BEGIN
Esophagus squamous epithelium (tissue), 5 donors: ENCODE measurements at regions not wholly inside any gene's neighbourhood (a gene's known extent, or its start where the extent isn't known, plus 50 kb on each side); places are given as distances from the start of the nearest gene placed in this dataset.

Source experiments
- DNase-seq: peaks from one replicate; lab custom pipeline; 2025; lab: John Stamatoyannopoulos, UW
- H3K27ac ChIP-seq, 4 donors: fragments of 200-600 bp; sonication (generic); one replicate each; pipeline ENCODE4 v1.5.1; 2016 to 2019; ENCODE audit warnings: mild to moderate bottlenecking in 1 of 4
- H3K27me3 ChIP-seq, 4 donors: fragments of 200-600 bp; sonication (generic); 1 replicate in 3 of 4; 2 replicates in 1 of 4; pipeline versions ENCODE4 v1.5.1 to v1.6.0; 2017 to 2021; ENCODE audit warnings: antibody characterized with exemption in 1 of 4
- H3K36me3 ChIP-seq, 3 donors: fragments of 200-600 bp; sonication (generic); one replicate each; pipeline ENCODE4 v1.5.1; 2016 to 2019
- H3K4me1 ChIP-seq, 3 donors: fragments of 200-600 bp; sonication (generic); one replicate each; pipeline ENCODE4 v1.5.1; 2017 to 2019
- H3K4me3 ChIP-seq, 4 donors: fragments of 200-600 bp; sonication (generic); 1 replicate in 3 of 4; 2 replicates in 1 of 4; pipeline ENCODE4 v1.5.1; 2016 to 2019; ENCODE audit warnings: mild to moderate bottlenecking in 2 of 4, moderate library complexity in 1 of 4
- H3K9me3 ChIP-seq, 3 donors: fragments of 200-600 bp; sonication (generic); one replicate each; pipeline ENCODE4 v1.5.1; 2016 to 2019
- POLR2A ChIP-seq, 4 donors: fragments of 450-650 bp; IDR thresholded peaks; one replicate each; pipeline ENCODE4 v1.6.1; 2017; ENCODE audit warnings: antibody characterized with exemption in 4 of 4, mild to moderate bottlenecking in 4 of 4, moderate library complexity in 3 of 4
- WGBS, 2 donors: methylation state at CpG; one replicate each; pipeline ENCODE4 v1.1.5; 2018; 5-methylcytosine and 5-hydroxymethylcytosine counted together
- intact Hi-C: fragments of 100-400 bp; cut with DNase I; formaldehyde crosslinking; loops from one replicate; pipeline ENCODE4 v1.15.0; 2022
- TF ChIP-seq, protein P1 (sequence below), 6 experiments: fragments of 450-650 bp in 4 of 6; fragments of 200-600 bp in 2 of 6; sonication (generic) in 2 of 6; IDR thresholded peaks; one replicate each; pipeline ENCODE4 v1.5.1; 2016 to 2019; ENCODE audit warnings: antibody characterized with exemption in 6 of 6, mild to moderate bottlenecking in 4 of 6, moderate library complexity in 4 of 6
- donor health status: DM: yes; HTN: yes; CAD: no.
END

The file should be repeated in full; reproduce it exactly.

Esophagus squamous epithelium (tissue), 5 donors: ENCODE measurements at regions not wholly inside any gene's neighbourhood (a gene's known extent, or its start where the extent isn't known, plus 50 kb on each side); places are given as distances from the start of the nearest gene placed in this dataset.

Source experiments
- DNase-seq: peaks from one replicate; lab custom pipeline; 2025; lab: John Stamatoyannopoulos, UW
- H3K27ac ChIP-seq, 4 donors: fragments of 200-600 bp; sonication (generic); one replicate each; pipeline ENCODE4 v1.5.1; 2016 to 2019; ENCODE audit warnings: mild to moderate bottlenecking in 1 of 4
- H3K27me3 ChIP-seq, 4 donors: fragments of 200-600 bp; sonication (generic); 1 replicate in 3 of 4; 2 replicates in 1 of 4; pipeline versions ENCODE4 v1.5.1 to v1.6.0; 2017 to 2021; ENCODE audit warnings: antibody characterized with exemption in 1 of 4
- H3K36me3 ChIP-seq, 3 donors: fragments of 200-600 bp; sonication (generic); one replicate each; pipeline ENCODE4 v1.5.1; 2016 to 2019
- H3K4me1 ChIP-seq, 3 donors: fragments of 200-600 bp; sonication (generic); one replicate each; pipeline ENCODE4 v1.5.1; 2017 to 2019
- H3K4me3 ChIP-seq, 4 donors: fragments of 200-600 bp; sonication (generic); 1 replicate in 3 of 4; 2 replicates in 1 of 4; pipeline ENCODE4 v1.5.1; 2016 to 2019; ENCODE audit warnings: mild to moderate bottlenecking in 2 of 4, moderate library complexity in 1 of 4
- H3K9me3 ChIP-seq, 3 donors: fragments of 200-600 bp; sonication (generic); one replicate each; pipeline ENCODE4 v1.5.1; 2016 to 2019
- POLR2A ChIP-seq, 4 donors: fragments of 450-650 bp; IDR thresholded peaks; one replicate each; pipeline ENCODE4 v1.6.1; 2017; ENCODE audit warnings: antibody characterized with exemption in 4 of 4, mild to moderate bottlenecking in 4 of 4, moderate library complexity in 3 of 4
- WGBS, 2 donors: methylation state at CpG; one replicate each; pipeline ENCODE4 v1.1.5; 2018; 5-methylcytosine and 5-hydroxymethylcytosine counted together
- intact Hi-C: fragments of 100-400 bp; cut with DNase I; formaldehyde crosslinking; loops from one replicate; pipeline ENCODE4 v1.15.0; 2022
- TF ChIP-seq, protein P1 (sequence below), 6 experiments: fragments of 450-650 bp in 4 of 6; fragments of 200-600 bp in 2 of 6; sonication (generic) in 2 of 6; IDR thresholded peaks; one replicate each; pipeline ENCODE4 v1.5.1; 2016 to 2019; ENCODE audit warnings: antibody characterized with exemption in 6 of 6, mild to moderate bottlenecking in 4 of 6, moderate library complexity in 4 of 6
- donor health status: DM: yes; HTN: yes; CAD: no.